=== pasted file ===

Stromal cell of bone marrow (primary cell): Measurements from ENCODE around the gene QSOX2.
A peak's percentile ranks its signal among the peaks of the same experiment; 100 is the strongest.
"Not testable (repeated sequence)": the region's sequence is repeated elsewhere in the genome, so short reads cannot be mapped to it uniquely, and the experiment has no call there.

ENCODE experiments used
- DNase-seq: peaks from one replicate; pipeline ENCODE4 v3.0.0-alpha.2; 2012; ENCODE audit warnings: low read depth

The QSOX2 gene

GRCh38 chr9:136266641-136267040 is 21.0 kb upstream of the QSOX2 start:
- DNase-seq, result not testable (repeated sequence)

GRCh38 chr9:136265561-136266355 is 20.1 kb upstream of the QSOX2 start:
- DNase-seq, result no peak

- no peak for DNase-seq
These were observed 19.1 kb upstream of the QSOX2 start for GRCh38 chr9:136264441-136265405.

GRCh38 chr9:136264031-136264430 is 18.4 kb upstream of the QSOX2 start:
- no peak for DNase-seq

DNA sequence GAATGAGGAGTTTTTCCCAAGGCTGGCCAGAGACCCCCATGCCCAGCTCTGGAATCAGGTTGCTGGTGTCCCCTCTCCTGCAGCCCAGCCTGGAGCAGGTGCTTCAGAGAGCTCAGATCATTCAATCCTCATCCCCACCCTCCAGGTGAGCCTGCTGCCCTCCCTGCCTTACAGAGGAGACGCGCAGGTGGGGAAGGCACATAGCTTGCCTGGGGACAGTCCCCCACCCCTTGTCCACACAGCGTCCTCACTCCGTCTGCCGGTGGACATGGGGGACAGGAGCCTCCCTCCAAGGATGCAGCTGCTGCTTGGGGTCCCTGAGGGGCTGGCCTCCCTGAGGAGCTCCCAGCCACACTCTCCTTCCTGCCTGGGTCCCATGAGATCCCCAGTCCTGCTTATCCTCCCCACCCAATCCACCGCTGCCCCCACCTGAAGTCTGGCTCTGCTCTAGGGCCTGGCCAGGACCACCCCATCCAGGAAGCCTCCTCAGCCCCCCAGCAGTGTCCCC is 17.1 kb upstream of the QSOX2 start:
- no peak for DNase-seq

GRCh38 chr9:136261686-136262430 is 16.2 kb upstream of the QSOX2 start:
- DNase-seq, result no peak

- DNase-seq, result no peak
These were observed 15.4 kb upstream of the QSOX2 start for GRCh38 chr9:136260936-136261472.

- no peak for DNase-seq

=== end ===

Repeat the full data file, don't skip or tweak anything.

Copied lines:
Stromal cell of bone marrow (primary cell): Measurements from ENCODE around the gene QSOX2.
A peak's percentile ranks its signal among the peaks of the same experiment; 100 is the strongest.
"Not testable (repeated sequence)": the region's sequence is repeated elsewhere in the genome, so short reads cannot be mapped to it uniquely, and the experiment has no call there.

ENCODE experiments used
- DNase-seq: peaks from one replicate; pipeline ENCODE4 v3.0.0-alpha.2; 2012; ENCODE audit warnings: low read depth

The QSOX2 gene

GRCh38 chr9:136266641-136267040 is 21.0 kb upstream of the QSOX2 start:
- DNase-seq, result not testable (repeated sequence)

GRCh38 chr9:136265561-136266355 is 20.1 kb upstream of the QSOX2 start:
- DNase-seq, result no peak

- no peak for DNase-seq
These were observed 19.1 kb upstream of the QSOX2 start for GRCh38 chr9:136264441-136265405.

GRCh38 chr9:136264031-136264430 is 18.4 kb upstream of the QSOX2 start:
- no peak for DNase-seq

DNA sequence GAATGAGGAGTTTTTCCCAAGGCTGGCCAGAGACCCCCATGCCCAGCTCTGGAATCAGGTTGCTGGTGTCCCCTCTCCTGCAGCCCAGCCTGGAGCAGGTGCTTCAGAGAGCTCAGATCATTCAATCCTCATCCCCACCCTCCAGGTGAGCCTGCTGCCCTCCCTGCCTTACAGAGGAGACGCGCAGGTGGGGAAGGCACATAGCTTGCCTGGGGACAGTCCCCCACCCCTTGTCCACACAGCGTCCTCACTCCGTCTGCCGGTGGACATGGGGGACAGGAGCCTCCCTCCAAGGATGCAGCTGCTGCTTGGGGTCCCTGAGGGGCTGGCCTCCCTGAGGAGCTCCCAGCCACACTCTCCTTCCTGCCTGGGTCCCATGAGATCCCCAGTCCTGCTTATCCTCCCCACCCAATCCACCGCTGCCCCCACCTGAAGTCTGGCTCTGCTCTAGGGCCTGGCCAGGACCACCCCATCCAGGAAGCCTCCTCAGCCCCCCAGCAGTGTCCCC is 17.1 kb upstream of the QSOX2 start:
- no peak for DNase-seq

GRCh38 chr9:136261686-136262430 is 16.2 kb upstream of the QSOX2 start:
- DNase-seq, result no peak

- DNase-seq, result no peak
These were observed 15.4 kb upstream of the QSOX2 start for GRCh38 chr9:136260936-136261472.

- no peak for DNase-seq